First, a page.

Okay, so Microsoft’s Tay bot didn’t quite turn out to be what the company expected, and — in a rare occurrence for Artificial Intelligence — managed to surprise people with its choice of racial slurs, abusive statements and highly contrary political views. Well, after shutting the over excited bot down, Microsoft has issued a statement, apologizing for the behaviour of its wayward child.
A post by Peter Lee, Corporate Vice President of Microsoft, apologized for Tay’s behaviour, while also seeking to distance itself from some of the views expressed by the demented bot.
As many of you know by now, on Wednesday we launched a chat bot called Tay. We are deeply sorry for the unintended offensive and hurtful tweets from Tay, which do not represent who we are or what we stand for, nor how we designed Tay.
Thank God. At least Microsoft isn’t backing Tay on Republican candidate Donald Trump’s wall building ambitions.
The post also talked about exactly what went wrong with the bot, leading it to post wildly inappropriate tweets and making ridiculous comments — including one that denied that the Holocaust ever happened.
Apparently, Tay was programmed to not only respond to other people but also learn from them. Well, learning from the internet? Good idea. But learning everything off the internet? Not such a great one. Particularly when people decide to team up to teach you exactly the wrong things.
Unfortunately, in the first 24 hours of coming online, a coordinated attack by a subset of people exploited a vulnerability in Tay. Although we had prepared for many types of abuses of the system, we had made a critical oversight for this specific attack. As a result, Tay tweeted wildly inappropriate and reprehensible words and images.
So yea, Microsoft takes the full responsibility for what it is calling an oversight. The company however, also said that the error was social as well as technical and in hindsight, the statement is probably true
Most Artificial Intelligence systems of Tay’s stature usually operate by data mining — that is, using annonymized data from millions of conversations. However, the data fed to the bot may also be one of the issues behind Tay’s unexpected behaviour. I mean, check this out:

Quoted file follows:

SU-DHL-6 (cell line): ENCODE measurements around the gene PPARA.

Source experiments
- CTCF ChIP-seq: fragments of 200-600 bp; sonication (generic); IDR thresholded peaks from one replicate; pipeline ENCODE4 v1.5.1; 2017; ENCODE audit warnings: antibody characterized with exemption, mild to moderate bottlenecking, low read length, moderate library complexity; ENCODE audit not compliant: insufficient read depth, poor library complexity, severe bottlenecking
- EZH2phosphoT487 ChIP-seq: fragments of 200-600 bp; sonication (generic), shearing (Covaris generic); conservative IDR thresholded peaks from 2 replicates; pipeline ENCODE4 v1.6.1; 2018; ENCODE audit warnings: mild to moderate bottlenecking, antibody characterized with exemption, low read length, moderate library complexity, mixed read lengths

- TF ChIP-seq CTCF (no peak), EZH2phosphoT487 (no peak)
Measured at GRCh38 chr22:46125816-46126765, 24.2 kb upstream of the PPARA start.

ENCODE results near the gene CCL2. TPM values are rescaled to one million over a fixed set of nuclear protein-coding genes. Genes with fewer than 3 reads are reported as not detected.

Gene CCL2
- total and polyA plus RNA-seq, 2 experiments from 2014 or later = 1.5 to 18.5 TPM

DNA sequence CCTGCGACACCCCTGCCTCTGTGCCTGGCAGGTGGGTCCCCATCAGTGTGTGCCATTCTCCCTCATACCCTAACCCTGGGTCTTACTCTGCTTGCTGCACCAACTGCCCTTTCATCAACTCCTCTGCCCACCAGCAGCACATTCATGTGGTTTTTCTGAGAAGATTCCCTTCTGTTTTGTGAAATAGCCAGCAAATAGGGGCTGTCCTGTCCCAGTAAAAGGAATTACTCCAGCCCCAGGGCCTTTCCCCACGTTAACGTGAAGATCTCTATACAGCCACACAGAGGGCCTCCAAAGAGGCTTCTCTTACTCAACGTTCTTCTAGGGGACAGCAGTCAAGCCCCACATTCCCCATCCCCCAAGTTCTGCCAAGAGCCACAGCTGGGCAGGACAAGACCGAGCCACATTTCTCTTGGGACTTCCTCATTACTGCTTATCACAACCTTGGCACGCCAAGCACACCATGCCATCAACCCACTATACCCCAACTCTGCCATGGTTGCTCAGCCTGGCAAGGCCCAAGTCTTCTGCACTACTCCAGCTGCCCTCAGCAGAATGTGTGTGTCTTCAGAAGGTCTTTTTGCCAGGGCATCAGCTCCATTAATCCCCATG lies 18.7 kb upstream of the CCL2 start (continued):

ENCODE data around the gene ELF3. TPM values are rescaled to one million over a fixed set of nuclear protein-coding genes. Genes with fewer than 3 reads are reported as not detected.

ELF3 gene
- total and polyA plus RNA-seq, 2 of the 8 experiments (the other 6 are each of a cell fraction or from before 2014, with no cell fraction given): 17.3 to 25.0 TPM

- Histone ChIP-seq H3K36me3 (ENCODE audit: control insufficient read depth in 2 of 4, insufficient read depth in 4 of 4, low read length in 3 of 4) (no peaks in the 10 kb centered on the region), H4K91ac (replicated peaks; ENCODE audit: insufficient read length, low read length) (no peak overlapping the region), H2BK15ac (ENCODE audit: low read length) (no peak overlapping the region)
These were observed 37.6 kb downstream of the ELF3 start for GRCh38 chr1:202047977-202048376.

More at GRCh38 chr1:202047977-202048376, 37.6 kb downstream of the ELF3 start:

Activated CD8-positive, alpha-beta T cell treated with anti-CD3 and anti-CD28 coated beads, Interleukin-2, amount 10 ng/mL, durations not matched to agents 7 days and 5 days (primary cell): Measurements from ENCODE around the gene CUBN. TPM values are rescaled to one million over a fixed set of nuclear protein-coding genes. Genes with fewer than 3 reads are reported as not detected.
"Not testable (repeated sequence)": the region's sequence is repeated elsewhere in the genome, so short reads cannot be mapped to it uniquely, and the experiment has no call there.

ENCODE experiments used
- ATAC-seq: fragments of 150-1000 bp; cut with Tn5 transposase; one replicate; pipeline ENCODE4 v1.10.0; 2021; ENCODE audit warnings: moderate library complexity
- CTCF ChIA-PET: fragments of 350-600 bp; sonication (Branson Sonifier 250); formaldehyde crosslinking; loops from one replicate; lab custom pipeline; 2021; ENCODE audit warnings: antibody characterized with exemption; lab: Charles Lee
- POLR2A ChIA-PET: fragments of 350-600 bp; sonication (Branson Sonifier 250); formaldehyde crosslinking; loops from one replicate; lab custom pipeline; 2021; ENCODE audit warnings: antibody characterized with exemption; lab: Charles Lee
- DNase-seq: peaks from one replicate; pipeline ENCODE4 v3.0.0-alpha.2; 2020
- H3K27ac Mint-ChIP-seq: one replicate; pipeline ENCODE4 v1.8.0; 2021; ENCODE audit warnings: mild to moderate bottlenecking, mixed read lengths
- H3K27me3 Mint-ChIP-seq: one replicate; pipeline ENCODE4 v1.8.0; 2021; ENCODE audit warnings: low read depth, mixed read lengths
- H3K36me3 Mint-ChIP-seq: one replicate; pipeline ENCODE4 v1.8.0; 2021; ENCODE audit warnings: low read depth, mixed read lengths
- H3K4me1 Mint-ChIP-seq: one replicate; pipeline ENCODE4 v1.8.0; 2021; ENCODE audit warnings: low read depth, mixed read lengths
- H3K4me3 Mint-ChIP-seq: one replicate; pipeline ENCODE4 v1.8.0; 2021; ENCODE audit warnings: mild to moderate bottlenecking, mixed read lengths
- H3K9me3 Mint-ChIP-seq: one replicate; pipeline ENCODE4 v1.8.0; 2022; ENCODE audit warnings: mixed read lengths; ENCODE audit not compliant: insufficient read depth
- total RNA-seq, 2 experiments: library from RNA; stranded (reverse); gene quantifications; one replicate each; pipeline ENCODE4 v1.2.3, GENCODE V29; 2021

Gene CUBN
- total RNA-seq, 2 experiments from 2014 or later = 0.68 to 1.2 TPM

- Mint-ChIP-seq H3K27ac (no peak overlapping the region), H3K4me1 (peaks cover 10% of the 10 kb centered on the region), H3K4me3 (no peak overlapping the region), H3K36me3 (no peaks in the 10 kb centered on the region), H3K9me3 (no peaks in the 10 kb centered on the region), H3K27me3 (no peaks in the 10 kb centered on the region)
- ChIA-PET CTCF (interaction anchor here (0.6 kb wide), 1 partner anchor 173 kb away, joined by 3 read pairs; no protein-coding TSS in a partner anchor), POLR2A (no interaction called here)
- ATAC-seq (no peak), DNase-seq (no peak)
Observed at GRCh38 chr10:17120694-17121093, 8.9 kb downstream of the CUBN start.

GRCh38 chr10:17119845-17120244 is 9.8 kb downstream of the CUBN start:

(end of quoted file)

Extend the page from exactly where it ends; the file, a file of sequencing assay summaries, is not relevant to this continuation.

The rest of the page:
In response to a users query about if or not was Ted Cruz a zodiac killer, Tay Said,
Disagree. Ted Cruz would never have been satisfied with destroying the lives of only 5 innocent people.
Now Ted Cruz can chase Tay with a hammer for all we care, but that’s quite beside the point. As per Smerity, the exact same response was made by a Twitter user, a few months ago. So Tay basically repeated something that was already said, on recognizing the context.
That said, is it really so surprising that the bot was spouting…uh, inappropriate stuff? If anything, things could have probably been a lot worse. Particularly when you stop to consider the fact that it produced almost 100K tweets in a single day!
So yes, Microsoft definitely needs to work upon the reading material it provides to its bots to learn from. A few well placed filters, both at the learning end — scouting the annonymized data for inappropriate stuff — and at the tweeting end — checking to make sure that the bot stays on track — wouldn’t be amiss.
Meanwhile, the company has promised to work and improve its bot, before it brings it back online.
Tay is now offline and we’ll look to bring Tay back only when we are confident we can better anticipate malicious intent that conflicts with our principles and values.
Meanwhile, we leave you to ruminate on the fact that according to Microsoft, its XiaoIce chatbot — which operates in China — is being happily used by some 40 million people. Very curious.